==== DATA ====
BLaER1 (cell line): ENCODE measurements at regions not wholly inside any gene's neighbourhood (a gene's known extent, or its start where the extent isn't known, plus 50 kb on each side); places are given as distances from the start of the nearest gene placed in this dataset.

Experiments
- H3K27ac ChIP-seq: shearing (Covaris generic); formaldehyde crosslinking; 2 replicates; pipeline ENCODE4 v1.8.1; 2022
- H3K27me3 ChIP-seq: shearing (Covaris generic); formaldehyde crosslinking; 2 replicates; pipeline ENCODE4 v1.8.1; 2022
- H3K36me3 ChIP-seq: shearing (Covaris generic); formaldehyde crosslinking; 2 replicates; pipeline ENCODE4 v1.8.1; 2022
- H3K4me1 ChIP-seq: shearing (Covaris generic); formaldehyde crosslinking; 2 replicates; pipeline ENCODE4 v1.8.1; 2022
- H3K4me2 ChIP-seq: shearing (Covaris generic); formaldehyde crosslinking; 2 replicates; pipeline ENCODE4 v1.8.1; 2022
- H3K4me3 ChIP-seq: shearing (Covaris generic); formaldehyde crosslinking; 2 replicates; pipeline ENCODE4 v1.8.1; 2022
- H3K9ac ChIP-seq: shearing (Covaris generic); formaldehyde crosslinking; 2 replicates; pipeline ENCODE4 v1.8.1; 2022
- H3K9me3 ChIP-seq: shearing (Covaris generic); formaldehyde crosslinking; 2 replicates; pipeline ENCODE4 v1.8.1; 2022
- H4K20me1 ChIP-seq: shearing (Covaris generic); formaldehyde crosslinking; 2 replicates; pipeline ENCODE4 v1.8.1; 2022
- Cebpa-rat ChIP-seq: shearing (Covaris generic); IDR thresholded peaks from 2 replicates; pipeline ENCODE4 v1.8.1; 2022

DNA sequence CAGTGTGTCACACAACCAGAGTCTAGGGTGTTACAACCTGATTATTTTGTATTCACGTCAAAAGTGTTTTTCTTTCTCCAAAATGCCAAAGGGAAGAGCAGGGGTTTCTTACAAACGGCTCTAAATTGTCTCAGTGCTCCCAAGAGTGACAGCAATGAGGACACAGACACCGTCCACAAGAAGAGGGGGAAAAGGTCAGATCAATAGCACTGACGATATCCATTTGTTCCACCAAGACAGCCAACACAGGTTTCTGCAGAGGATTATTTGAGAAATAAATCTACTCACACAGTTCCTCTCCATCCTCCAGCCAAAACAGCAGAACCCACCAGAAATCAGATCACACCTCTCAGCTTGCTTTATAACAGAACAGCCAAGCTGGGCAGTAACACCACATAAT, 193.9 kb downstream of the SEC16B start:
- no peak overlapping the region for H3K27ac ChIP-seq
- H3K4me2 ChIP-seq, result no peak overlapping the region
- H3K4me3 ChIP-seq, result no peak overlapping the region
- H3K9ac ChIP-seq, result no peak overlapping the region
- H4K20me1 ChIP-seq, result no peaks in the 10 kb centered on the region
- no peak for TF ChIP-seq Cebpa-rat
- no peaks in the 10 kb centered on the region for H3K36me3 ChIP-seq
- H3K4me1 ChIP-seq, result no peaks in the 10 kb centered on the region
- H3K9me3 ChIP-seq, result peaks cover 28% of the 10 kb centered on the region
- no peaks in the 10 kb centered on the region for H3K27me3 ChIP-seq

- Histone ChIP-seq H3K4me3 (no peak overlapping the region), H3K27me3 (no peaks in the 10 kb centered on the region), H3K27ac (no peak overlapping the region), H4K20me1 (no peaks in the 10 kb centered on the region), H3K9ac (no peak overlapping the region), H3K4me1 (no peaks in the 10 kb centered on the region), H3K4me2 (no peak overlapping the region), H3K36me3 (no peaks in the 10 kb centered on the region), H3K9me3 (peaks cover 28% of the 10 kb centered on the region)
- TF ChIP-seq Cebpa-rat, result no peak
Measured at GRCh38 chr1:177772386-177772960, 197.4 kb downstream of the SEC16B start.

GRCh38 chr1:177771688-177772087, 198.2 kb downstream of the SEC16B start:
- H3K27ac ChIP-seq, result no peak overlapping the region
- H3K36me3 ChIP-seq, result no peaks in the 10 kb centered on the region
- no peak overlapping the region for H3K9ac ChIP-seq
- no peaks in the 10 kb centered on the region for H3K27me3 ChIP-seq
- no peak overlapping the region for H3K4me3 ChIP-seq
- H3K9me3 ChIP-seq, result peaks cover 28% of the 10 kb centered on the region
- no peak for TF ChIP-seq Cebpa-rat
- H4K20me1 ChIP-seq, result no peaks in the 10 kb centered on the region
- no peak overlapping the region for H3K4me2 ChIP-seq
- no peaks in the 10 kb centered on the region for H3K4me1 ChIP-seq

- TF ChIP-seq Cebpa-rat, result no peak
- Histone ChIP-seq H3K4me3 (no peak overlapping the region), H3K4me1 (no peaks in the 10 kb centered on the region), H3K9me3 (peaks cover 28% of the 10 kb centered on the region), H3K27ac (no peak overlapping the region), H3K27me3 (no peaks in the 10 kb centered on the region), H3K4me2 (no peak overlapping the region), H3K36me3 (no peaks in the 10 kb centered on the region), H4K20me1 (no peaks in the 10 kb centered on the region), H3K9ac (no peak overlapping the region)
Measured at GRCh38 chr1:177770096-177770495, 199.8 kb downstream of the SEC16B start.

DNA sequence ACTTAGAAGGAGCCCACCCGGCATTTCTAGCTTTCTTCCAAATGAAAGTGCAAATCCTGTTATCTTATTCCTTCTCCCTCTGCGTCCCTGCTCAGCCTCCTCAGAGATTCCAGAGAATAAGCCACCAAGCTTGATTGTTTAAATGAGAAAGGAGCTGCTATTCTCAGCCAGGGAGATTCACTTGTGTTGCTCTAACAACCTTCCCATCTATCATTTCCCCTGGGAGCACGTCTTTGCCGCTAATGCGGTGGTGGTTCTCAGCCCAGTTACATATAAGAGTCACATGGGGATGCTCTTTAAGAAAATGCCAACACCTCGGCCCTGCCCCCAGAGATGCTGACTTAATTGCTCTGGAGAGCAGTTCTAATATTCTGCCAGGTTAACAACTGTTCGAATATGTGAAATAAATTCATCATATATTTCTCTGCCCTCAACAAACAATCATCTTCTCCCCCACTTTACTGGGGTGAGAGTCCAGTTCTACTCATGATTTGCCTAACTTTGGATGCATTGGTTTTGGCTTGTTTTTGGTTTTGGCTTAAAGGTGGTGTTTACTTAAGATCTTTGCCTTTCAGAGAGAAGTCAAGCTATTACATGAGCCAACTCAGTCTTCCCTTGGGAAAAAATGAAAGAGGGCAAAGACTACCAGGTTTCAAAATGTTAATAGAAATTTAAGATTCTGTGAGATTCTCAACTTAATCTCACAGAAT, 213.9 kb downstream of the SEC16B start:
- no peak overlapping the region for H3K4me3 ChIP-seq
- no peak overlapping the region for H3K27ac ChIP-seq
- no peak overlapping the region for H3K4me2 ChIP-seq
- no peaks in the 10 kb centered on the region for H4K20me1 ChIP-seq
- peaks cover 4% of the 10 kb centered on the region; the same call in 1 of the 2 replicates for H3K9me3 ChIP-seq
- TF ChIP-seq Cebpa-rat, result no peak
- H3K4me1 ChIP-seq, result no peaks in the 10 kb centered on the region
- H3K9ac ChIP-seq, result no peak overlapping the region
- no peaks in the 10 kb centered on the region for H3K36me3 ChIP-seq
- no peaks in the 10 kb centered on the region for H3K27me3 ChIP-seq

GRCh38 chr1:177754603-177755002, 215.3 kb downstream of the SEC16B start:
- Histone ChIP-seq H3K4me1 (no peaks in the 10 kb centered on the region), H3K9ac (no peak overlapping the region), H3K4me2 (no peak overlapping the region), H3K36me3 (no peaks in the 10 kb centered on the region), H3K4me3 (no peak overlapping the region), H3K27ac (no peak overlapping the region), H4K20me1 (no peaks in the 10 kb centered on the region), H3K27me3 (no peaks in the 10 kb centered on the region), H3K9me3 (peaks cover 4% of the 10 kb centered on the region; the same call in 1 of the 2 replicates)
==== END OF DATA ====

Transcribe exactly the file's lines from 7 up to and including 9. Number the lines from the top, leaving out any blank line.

- H3K4me2 ChIP-seq: shearing (Covaris generic); formaldehyde crosslinking; 2 replicates; pipeline ENCODE4 v1.8.1; 2022
- H3K4me3 ChIP-seq: shearing (Covaris generic); formaldehyde crosslinking; 2 replicates; pipeline ENCODE4 v1.8.1; 2022
- H3K9ac ChIP-seq: shearing (Covaris generic); formaldehyde crosslinking; 2 replicates; pipeline ENCODE4 v1.8.1; 2022